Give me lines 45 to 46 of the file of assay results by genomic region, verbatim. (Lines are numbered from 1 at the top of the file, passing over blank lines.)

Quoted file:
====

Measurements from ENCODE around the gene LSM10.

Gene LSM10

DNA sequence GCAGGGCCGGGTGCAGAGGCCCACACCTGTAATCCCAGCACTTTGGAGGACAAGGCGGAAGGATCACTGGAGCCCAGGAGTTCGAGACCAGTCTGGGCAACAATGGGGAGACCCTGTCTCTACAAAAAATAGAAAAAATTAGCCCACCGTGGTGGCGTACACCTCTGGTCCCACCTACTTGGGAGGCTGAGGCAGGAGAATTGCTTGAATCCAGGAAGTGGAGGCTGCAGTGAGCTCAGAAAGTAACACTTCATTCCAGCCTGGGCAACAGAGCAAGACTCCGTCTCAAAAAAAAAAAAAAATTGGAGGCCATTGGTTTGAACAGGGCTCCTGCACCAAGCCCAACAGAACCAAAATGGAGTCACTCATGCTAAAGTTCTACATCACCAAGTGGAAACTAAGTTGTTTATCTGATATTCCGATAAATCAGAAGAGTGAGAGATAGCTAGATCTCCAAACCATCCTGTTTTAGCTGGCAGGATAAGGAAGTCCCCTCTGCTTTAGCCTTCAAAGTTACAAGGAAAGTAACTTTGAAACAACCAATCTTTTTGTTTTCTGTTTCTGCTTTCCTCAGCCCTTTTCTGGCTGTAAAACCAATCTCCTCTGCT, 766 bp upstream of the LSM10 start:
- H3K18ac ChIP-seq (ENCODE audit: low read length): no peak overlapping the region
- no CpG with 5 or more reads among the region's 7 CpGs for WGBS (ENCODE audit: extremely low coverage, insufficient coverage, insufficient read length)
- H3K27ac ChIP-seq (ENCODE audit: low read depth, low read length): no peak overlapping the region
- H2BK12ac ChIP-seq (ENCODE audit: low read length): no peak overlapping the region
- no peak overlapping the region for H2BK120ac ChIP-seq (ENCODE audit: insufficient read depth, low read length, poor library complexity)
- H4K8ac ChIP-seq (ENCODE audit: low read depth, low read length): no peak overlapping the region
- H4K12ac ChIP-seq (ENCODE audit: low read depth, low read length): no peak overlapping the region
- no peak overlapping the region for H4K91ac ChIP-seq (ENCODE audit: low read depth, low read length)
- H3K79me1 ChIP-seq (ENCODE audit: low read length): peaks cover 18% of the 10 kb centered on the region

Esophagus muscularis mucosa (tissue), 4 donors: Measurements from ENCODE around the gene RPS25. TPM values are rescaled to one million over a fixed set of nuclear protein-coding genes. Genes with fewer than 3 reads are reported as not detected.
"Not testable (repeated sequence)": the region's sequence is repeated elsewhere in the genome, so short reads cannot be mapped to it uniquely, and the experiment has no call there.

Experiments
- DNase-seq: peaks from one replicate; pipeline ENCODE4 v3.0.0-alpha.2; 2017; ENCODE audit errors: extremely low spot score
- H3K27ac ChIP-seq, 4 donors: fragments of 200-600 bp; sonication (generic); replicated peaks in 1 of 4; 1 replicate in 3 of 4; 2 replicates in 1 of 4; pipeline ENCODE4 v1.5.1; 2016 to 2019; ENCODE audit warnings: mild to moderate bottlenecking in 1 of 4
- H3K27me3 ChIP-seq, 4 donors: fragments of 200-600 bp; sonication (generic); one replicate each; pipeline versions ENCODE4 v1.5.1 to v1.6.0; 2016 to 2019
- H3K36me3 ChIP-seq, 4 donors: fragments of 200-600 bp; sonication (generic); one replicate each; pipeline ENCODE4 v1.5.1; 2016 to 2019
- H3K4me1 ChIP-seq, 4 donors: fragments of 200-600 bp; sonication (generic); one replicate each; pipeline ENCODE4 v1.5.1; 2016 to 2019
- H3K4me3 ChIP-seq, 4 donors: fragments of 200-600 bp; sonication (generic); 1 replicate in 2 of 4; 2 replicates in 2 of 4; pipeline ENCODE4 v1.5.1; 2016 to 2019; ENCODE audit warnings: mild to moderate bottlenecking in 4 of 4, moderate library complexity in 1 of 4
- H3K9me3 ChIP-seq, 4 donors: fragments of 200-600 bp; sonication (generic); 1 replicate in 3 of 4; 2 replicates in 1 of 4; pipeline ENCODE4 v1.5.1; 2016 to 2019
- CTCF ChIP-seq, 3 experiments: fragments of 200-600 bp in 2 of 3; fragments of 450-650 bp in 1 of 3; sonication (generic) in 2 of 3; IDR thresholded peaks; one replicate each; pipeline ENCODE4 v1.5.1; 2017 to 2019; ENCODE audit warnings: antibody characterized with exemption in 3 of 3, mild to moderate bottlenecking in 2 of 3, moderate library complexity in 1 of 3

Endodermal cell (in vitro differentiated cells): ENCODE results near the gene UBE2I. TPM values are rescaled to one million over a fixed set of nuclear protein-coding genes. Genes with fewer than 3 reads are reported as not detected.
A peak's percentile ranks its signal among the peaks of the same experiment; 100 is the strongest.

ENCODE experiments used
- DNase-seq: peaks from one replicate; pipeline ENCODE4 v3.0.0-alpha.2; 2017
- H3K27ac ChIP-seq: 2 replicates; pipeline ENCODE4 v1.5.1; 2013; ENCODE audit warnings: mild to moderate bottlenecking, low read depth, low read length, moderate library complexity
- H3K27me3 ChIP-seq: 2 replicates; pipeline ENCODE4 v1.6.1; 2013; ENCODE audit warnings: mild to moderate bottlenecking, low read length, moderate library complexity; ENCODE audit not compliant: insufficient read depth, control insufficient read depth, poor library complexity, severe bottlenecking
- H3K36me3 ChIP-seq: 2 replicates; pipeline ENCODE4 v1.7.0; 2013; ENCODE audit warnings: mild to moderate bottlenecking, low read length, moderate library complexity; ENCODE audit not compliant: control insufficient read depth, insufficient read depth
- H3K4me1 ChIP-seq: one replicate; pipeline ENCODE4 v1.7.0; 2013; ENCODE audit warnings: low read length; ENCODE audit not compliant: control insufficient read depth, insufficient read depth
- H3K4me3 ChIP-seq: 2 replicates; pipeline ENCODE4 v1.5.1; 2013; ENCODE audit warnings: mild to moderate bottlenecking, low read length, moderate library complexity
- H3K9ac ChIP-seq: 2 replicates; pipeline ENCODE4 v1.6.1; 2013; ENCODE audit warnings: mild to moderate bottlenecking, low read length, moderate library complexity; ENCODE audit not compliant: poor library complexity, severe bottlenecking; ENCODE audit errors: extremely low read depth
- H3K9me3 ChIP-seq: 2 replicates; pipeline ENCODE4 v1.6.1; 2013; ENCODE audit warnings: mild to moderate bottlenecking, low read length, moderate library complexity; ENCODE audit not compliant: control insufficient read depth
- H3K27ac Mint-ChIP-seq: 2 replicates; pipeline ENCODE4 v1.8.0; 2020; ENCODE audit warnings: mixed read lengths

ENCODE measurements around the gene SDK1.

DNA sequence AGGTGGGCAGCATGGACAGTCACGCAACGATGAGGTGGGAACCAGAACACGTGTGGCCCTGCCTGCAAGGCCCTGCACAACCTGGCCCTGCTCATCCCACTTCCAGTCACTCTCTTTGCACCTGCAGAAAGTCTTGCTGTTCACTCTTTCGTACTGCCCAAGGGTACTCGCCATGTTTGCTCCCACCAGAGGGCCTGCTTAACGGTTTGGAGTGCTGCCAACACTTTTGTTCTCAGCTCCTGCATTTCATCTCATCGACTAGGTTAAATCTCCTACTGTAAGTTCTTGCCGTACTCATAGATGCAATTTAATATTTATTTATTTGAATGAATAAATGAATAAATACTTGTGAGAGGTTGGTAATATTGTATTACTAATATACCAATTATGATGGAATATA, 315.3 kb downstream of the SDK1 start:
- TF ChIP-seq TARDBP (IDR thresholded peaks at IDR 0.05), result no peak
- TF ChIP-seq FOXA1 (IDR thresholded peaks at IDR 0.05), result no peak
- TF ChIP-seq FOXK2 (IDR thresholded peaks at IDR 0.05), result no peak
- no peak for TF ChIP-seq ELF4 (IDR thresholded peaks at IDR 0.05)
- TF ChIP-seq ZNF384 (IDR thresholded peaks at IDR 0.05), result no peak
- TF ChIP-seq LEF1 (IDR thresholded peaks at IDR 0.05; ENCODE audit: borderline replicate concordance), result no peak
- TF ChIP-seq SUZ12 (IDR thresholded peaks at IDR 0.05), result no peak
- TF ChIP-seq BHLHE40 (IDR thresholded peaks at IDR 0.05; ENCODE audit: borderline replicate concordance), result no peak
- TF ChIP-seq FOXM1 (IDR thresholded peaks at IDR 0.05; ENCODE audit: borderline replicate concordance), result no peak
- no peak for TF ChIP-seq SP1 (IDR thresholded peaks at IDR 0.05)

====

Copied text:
- TF ChIP-seq BHLHE40 (IDR thresholded peaks at IDR 0.05; ENCODE audit: borderline replicate concordance), result no peak
- TF ChIP-seq FOXM1 (IDR thresholded peaks at IDR 0.05; ENCODE audit: borderline replicate concordance), result no peak